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Artists bring ‘hidden truths’ of epilepsy to light in art exhibition at Marina Park

Zach Beckemeyer, 34, of Costa Mesa shows his art of the Newport Beach Pier during the Art of Epilepsy show.
Zach Beckemeyer, 34, of Costa Mesa shows his art of the Newport Beach Pier during the Art of Epilepsy show presented by the Hidden Truths Project at Marina Park Community Center in Newport Beach. Beckemeyer has had two brain surgeries to control his seizures. Following the procedures, he had to relearn to walk, speak, read and write.
(James Carbone)

A unique art show in Newport Beach last weekend sought to promote awareness of epilepsy and to empower individuals living with the neurological disorder that causes seizures.

Held at the Marina Park Community Center, “1:26 The Art of Epilepsy” was hosted by the Hidden Truths Project, founded by Dr. Julie Thompson-Dobkin. She describes epilepsy as an invisible disability.

The name of the show reflects the number of people in the population — one in 26 — who live with the disorder.

Costa Mesa artist Zach Beckemeyer is one of them.

For Beckemeyer, art turned out to be just the balm he needed.

Beckemeyer was first diagnosed in 2011 when he was 22, after he had a seizure in the passenger seat of his mother’s car while they were on their way to a nephew’s birthday party.

He’s since had two surgeries to address his epilepsy that removed 3 millimeters of his brain. The operations, after which he had to relearn to walk, speak, read and write, allowed him this week to say he’s been seizure-free since August 2018.

Zach Beckemeyer holds one of his artworks, "Blue-jay in a Cherry Tree."
Zach Beckemeyer holds one of his artworks, “Blue-jay in a Cherry Tree,” during the Art of Epilepsy presented by the Hidden Truths Project at Marina Park Community Center in Newport Beach.
(James Carbone)

Beckemeyer said he found art by accident in 2017 but that it has since become a therapeutic in ways that he hadn’t expected for him both physically and mentally.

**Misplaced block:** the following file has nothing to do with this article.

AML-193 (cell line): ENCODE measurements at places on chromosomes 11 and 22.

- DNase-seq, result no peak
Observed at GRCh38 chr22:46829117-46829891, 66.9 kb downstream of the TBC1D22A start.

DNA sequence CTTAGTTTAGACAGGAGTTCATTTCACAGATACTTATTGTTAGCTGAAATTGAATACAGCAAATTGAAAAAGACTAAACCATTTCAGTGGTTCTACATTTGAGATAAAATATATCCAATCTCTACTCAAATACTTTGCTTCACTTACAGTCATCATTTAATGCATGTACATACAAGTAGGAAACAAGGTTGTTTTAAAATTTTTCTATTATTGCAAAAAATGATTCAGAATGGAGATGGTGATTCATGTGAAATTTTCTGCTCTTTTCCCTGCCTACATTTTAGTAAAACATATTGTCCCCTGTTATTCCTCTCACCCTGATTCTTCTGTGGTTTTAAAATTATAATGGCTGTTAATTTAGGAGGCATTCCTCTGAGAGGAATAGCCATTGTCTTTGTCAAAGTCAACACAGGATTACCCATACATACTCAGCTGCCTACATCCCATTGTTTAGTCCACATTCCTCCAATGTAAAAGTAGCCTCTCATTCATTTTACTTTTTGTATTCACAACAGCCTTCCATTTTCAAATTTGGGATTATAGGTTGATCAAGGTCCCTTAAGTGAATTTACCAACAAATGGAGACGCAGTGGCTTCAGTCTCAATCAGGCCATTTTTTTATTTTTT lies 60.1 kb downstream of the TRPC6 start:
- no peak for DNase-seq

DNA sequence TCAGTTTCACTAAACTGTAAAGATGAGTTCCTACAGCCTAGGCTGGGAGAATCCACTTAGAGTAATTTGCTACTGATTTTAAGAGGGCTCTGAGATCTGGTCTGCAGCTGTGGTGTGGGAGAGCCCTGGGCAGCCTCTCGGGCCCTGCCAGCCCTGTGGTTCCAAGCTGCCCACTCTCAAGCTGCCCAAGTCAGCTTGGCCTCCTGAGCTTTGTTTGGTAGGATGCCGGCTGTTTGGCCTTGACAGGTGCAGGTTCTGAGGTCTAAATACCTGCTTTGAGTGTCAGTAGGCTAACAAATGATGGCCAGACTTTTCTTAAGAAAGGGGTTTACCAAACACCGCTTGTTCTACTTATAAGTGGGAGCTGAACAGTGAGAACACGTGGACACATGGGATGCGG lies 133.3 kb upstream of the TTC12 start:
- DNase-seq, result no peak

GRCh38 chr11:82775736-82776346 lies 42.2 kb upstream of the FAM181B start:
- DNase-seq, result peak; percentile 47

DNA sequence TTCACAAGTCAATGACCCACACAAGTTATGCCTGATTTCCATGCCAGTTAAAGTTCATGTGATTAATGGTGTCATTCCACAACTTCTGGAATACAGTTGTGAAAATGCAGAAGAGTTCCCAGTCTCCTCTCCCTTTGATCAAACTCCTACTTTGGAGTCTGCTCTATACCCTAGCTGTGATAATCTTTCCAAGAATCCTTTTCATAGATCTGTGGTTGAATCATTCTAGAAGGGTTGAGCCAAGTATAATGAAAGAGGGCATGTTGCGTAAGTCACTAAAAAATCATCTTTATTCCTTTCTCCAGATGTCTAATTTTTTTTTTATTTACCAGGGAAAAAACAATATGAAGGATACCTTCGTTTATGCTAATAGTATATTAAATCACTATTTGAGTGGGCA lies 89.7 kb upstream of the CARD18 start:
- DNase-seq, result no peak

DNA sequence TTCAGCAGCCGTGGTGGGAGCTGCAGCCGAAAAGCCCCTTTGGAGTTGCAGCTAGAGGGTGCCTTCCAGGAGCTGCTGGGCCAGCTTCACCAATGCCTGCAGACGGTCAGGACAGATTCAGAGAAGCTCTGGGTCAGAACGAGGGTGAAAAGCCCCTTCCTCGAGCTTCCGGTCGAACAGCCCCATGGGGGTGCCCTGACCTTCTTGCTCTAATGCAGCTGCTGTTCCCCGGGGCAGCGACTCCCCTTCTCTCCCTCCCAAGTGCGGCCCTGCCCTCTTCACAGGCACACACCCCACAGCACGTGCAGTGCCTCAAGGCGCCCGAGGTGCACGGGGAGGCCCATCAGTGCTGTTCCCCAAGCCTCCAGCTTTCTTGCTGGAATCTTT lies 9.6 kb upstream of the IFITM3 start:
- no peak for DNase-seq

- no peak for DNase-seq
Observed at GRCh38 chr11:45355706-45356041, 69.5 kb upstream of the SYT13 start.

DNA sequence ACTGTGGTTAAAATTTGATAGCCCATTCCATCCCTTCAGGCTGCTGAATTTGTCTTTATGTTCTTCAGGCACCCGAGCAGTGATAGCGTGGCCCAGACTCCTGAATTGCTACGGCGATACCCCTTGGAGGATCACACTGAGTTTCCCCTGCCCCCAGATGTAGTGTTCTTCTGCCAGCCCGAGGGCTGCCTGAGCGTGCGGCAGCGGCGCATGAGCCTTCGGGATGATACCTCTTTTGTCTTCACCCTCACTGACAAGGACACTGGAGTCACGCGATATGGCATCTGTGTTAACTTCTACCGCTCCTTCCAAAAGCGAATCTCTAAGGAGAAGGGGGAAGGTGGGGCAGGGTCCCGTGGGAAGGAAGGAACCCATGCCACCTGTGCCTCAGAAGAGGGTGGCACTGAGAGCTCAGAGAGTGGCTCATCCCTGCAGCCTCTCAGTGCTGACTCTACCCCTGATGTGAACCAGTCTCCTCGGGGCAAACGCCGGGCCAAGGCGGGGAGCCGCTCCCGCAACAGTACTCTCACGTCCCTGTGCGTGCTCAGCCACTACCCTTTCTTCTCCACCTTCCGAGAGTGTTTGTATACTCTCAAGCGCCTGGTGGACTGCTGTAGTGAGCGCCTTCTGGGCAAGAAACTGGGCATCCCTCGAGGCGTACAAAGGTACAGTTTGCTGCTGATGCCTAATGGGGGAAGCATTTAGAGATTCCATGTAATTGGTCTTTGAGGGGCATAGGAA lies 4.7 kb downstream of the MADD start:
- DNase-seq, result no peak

“I was just feeling like I was in a good mood one day. My niece was turning 13 at the time. She’s starting to really get into music. I’m a huge music fan. I play instruments myself,” said Beckemeyer. “We would always play around. I’m going to try and draw something for us. I ended up finding an idea in my mind and it was a little cheeseburger monster type of a thing.

“It was kind of goofy. It had these wiggly arms, these big eyes. It was black and white and it said happy birthday on it and she still has that today. Turned out she loved it so much she wanted it on a T-shirt.”

Zach Beckemeyer discusses his art with Robert Ojeda, executive director of the Epilepsy Foundation.
(James Carbone)

So, Beckemeyer printed out a few T-shirts, sold them and said that the sales gave him the confidence to keep going. He said he would frequent local cafes every morning, order coffee and draw in a small sketchbook until he started experiencing tremors and struggled with his mental health. So, he took a break from that ritual.

It wasn’t until the last two or three years that he picked up a pen again and completed a drawing every day, he said.

“I just realized, wow, this feels great. This is nothing I’ve ever experienced. The only thing I’ve ever experienced of that nature that really made me feel comfortable was playing my drums and playing my guitar,” said Beckemeyer, who added with a laugh that his apartment walls are too thin to even consider playing his drums today.

“The thing with artwork is that it was helping out the physical problems I was having, such as the shakiness and the tremors. But all of my perspective ... it was a deep concentration on an entirely new universe and ... it was some kind of a high that I got out of it,” said Beckemeyer. “Before then, all I did all day was smoke marijuana and cigarettes. But when I realized how much of a better feeling [art gave me] … that completely cut me out from smoking anything.”